YOUR AUTHENTIC YOGA TEACHER VOICE
In order to know what this means, we first need to explore the “inauthentic voice”. Have you ever been in a class where the teacher doesn’t talk the way they normally talk when they’re not in the yoga room? They talk unnaturally slow, or enunciate each and every syllable of every single word. They bellow just a wee bit too loud so their voice over resonates in the practice room. Or they impose a sing song quality to their speech as though they’re trying to put you under hypnosis. They repeat everything twice and thrice, unnecessarily. There’s a compulsion to fill every moment of the class with their voice. They are not speaking to you, they are speaking over you. They are playing the part of Maria from the Sound of Music (ok, no, that’s just joke). But this kind of contrived voice becomes habitual for some teachers and is hard to curb the habit. They automatically go into that “mode” whenever they teach. That, in a nutshell, is the inauthentic voice. I would estimate about 30% of the teachers I’ve taken classes with do not use their authentic voice, maybe because they haven’t found it yet.
Now, what exactly is an AUTHENTIC voice?
The authentic voice sounds as though you are speaking directly to one person, a person you like and have a connection with, then you scale it up a few decibels to suit the size and layout of the teaching space. If you’re unsure as to whether you are loud enough then you can always check with the participants, i.e. “can everyone hear me ok?” Part of the authentic voice is about talking to your class participants with respect. Repeating all the instructions twice or three times with every posture is patronizing. People are smarter than that, most people get it the first time. With multi tiered instructions cue them once, then watch to see the results. The reality is if a teacher cues a posture and there is confusion or many participants don’t get it right, it is because the teacher has not cued the posture correctly. The best way to correct is to start the posture over with the correct instructions. It takes complete confidence and authenticity to do that but it is real and it’s better than letting people twist the wrong way and risk injury. Oh yes, and most importantly, the authentic voice knows it’s ok to be silent. Let your words have a chance to sink in and reverberate inwardly with your participants. There is no necessity to fill every moment of every class with chatter and repetition.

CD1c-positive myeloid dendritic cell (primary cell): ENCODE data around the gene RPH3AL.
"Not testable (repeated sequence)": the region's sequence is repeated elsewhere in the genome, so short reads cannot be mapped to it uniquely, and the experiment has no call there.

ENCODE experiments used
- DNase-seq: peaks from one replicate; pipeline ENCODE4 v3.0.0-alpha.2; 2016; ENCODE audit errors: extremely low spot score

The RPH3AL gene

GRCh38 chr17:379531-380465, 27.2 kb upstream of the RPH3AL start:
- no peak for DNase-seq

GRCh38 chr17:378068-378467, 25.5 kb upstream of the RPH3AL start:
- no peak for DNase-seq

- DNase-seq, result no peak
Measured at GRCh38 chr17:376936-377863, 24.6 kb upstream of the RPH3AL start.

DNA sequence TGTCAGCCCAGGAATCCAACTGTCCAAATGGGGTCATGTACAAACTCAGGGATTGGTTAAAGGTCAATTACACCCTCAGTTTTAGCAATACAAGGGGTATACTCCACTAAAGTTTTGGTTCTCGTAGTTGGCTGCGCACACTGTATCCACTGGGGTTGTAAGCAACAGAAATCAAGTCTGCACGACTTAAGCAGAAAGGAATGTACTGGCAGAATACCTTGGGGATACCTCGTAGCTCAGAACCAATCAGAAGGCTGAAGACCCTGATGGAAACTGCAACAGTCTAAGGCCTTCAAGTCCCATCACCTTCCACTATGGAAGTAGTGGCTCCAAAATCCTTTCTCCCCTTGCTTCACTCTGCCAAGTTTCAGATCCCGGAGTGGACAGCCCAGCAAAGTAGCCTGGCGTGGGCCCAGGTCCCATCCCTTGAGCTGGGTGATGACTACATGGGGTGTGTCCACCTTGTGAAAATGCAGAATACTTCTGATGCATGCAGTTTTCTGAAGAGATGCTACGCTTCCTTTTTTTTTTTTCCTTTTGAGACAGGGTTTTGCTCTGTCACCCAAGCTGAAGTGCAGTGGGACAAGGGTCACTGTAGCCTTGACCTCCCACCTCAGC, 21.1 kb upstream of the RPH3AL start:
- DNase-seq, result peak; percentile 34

Breaking the contrived voice habit
Yes, once you get used to teaching in a “yoga teacher voice” it becomes a habit. But really, does it matter? Oh, I feel an anecdote coming on. A short time ago I took my son to a class and like most 20 year olds he’s a unfussy sort and never usually comments about the teaching. After this one particular class I asked him how he liked it and he said he felt that class was “kind of slow”. He reflected some more and added, “the teacher talked way too slow, and repeated everything over and over.” My son has attended maybe 30 yoga classes in his life and already he’s caught on to the inauthentic voice (although he didn’t describe it that way). So, yes, I think it matters because in this instance my son will likely will not want to go to that class again if he is bored by the pace. And the pace is controlled by the teachers speech.
Returning to an authentic voice
Please understand that there is no “ideal” yoga teacher voice. You do not need to emulate, imitate, or sound like anyone else. Nor, do you need to sound perfect. Don’t use words or language you aren’t comfortable with. Be yourself, be real, be a guide and teacher, not a lord or a showboat. One physiological tip that may be helpful is to speak from the heart centre. Find the voice that comes from deeper down than your throat. But again, don’t overdo it and bring on Marlon Brando. Bonus points for anyone out there who knows where this pic is from…
Well, that’s my two cents worth about the authentic yoga teacher voice. To read more teacher tips click on → Yoga Teacher Safety Cues ←.
Comments are welcome. Please leave them in the box below. Cheers, Connie.